Five Lessons from Zero-Fatality Olympics Construction
IOSH is urging all construction companies to learn from the London 2012 building project’s success and put five good practices to use.
With the London 2012 Olympic and Paralympic Games now under way and their facilities' construction finished without a single fatality, the Institution of Occupational Safety and Health (IOSH) is asking construction firms to use five good practices of the London 2012 build project that it says produced such a good result.
IOSH and Britain's Health and Safety Executive commissioned a team from Loughborough University's School of Business and Economics and its School of Civil and Building Engineering to examine how safety techniques were communicated by the Olympic Delivery Authority and how they affected the contractors involved in the build. IOSH released the university's findings July 25.
According to IOSH, the researchers interviewed managers and supervisors, held focus groups with workers, and found the workers "really appreciated feedback and liked that site managers were accessible, listened to concerns and, where possible, acted on them."
"The ODA's exemplary health and safety record speaks for itself. The techniques used were often low cost and had cross-company impact, showing that a good health and safety record isn't out of any company's grasp," said IOSH Executive Director of Policy Dr. Luise Vassie. "Last year, there were 50 fatalities and 2,298 reported major injuries in this sector, so IOSH would strongly encourage managers of small, medium, and multi-contractor projects to take a good look at how these results were achieved and implement some of those principles into their own health and safety strategies."
"Strong leadership, accessible supervisors, worker engagement, and reviewing practice are common tools for managers in any sector and can be easily adopted by other organizations," said Dr. Alistair Cheyne, who headed the Loughborough team. "The successful implementation of these tools on Olympic Park was due in no small part to the planning and organizing provided by ODA and the willingness of contractors and subcontractors to engage with the Park-wide processes. Perhaps the biggest success was the way in which organizations, big and small, showed how easy it was to work so closely together to tackle health and safety issues."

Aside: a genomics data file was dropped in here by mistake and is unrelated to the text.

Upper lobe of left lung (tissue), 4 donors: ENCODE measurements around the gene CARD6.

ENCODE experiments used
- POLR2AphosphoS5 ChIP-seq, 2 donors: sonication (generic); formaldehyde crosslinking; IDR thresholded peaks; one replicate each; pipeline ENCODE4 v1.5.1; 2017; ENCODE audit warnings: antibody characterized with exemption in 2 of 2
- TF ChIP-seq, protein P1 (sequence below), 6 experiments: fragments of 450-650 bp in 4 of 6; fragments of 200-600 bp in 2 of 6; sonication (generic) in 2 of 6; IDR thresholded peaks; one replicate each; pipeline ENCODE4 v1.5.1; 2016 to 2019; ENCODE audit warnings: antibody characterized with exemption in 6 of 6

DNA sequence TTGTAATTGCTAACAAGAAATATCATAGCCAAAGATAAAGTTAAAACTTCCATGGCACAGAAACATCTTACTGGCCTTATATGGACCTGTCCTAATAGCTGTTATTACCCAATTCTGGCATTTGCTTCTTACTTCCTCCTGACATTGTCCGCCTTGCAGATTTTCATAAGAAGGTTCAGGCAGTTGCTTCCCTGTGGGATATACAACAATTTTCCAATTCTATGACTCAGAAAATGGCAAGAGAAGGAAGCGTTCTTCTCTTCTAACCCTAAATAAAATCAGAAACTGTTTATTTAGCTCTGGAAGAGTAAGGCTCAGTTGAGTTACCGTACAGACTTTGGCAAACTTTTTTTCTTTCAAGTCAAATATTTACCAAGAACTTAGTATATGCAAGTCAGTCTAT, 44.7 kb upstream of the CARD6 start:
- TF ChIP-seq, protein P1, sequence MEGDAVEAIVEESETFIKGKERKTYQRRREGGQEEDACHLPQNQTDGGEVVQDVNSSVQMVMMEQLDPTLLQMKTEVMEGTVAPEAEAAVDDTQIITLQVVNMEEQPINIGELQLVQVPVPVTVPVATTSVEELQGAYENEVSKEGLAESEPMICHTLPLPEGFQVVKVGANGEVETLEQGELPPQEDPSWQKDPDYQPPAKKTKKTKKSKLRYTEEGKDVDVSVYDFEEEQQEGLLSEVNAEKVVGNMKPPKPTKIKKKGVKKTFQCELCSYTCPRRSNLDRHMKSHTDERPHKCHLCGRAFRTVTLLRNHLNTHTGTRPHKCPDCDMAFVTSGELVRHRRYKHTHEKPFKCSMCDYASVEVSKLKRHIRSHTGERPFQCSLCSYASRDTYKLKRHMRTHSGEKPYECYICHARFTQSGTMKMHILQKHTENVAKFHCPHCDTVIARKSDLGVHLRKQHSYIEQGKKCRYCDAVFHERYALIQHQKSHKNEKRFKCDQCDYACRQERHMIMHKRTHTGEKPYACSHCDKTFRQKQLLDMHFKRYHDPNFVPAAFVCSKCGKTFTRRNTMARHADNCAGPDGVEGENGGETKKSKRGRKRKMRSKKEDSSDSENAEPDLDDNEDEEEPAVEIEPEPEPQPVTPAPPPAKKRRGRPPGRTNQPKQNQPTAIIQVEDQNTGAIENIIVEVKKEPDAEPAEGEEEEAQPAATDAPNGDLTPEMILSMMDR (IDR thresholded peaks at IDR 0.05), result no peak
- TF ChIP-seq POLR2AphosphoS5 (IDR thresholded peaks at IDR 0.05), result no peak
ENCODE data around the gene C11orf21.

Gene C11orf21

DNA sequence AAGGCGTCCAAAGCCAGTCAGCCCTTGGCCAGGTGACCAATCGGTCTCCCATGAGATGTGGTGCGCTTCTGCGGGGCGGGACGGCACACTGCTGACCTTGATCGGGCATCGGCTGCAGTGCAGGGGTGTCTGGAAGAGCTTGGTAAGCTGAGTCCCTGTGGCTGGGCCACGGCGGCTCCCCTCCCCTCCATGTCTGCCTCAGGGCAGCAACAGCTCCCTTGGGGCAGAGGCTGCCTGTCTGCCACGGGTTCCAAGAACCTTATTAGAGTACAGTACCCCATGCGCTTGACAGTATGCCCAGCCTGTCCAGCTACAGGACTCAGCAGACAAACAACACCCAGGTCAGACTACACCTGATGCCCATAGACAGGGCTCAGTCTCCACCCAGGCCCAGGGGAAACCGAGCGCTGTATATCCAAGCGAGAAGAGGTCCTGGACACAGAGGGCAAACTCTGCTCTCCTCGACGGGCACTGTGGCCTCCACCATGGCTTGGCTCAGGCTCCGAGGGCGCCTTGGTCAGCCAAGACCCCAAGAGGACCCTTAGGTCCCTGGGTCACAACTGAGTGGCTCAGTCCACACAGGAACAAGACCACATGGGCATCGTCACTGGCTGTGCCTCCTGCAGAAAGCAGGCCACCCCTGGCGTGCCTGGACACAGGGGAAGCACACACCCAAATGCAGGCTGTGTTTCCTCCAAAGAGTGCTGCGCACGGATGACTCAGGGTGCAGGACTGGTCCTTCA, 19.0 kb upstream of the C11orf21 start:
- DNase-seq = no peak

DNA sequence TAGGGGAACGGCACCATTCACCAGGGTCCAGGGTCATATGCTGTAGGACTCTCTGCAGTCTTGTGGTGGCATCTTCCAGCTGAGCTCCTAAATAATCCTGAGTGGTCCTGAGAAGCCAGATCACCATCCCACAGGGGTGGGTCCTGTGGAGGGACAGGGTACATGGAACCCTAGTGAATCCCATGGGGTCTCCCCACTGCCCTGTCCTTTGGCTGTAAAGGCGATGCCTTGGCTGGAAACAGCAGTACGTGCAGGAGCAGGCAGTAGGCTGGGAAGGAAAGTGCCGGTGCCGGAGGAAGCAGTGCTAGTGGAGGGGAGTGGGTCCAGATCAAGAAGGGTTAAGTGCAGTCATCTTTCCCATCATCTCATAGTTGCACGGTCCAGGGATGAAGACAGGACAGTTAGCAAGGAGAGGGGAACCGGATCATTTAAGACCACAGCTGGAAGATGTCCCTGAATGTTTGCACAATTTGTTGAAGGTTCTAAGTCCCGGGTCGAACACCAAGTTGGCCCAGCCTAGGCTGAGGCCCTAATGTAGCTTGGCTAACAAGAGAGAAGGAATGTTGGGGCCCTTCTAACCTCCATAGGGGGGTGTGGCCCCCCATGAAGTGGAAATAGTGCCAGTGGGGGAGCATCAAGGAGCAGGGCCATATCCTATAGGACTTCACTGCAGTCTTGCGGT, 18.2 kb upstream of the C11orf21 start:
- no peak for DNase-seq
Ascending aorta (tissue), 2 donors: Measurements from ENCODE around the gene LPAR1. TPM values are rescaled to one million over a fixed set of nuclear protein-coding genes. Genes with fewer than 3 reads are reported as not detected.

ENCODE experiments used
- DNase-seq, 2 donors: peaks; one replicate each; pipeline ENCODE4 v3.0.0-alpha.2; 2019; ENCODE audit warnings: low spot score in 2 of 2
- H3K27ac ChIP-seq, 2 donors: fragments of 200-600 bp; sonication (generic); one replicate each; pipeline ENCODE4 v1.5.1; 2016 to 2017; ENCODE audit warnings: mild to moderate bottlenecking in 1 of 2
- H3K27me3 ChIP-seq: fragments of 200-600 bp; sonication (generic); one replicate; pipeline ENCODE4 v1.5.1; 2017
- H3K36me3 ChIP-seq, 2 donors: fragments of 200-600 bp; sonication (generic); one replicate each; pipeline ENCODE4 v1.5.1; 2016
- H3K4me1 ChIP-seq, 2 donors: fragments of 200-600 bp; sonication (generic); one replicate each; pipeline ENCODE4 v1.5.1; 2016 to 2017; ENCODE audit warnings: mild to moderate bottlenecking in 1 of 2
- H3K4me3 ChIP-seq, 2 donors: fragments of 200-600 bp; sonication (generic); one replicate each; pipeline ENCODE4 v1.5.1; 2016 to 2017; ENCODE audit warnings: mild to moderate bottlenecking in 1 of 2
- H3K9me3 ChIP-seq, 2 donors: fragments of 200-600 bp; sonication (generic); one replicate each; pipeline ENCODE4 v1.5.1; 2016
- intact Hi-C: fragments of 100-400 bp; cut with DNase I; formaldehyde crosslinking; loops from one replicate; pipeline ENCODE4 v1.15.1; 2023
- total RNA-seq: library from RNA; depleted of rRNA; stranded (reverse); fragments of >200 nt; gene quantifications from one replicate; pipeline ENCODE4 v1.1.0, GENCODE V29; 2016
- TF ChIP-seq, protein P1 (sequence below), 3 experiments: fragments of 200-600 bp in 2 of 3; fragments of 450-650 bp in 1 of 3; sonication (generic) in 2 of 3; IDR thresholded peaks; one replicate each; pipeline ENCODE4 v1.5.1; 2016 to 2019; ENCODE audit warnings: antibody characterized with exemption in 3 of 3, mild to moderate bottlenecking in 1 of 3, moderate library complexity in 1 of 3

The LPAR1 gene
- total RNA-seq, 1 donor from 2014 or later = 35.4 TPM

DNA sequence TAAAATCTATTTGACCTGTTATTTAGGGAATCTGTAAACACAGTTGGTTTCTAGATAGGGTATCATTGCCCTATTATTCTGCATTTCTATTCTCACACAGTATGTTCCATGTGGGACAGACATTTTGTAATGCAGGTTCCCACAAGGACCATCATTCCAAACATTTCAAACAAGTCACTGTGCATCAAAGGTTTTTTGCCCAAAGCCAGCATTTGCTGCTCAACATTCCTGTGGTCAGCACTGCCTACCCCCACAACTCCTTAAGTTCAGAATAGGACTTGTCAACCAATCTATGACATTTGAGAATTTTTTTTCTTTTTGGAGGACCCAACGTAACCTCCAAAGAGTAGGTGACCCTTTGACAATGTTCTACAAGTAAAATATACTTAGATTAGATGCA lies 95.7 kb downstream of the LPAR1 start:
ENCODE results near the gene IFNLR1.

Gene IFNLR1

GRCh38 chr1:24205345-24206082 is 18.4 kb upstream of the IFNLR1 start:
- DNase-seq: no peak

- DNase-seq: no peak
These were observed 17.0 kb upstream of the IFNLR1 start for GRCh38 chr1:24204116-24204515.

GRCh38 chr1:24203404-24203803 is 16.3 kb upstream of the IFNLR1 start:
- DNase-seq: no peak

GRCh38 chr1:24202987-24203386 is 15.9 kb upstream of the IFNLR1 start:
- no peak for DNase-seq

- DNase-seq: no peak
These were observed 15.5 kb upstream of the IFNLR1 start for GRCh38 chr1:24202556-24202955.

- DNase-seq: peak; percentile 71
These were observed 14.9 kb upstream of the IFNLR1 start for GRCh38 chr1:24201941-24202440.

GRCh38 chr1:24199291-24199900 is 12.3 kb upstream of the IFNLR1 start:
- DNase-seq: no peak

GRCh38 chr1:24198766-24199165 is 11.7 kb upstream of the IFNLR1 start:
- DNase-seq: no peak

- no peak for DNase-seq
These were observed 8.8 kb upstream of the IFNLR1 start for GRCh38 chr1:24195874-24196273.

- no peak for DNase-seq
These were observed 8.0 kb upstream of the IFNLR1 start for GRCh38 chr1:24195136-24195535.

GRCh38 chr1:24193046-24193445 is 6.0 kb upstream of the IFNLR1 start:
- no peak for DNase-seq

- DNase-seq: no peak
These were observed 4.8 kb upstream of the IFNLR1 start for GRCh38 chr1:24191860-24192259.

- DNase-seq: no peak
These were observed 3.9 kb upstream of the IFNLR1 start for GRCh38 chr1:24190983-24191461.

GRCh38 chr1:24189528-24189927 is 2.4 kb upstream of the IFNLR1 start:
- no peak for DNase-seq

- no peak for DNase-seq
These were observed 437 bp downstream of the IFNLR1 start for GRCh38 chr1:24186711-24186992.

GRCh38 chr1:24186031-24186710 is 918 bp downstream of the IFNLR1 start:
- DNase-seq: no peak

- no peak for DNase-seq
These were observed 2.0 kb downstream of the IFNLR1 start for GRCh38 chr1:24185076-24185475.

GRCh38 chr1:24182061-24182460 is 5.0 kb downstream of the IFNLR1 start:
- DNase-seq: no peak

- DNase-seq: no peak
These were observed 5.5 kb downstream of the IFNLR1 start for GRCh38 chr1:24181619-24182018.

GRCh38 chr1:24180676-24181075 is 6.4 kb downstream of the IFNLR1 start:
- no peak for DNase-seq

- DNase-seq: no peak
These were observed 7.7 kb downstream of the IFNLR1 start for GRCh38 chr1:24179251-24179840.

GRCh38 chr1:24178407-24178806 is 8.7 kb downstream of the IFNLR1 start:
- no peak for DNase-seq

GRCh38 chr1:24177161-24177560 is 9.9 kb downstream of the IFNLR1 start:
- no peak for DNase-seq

The five keys highlighted by IOSH for projects of any size are:
- Lead from the top. The ODA set standards and also visibly engaged with the workforce to direct, motivate, and change behavior by focusing on its long-term goals.
- Develop competent supervisors. Technically knowledgeable supervisors' impact upon health and safety was important, as were communication skills to influence workers’ understanding and behavior.
- Foster an open, positive safety culture. Safety was a dominating factor of the culture.
- Reward good behavior. Incentives and rewards helped to promote and encourage safe behavior, but positive feedback was the real reward in many cases.
- Review and learn. Problems were constantly reviewed and communicated across the organization, and corrective actions were implemented.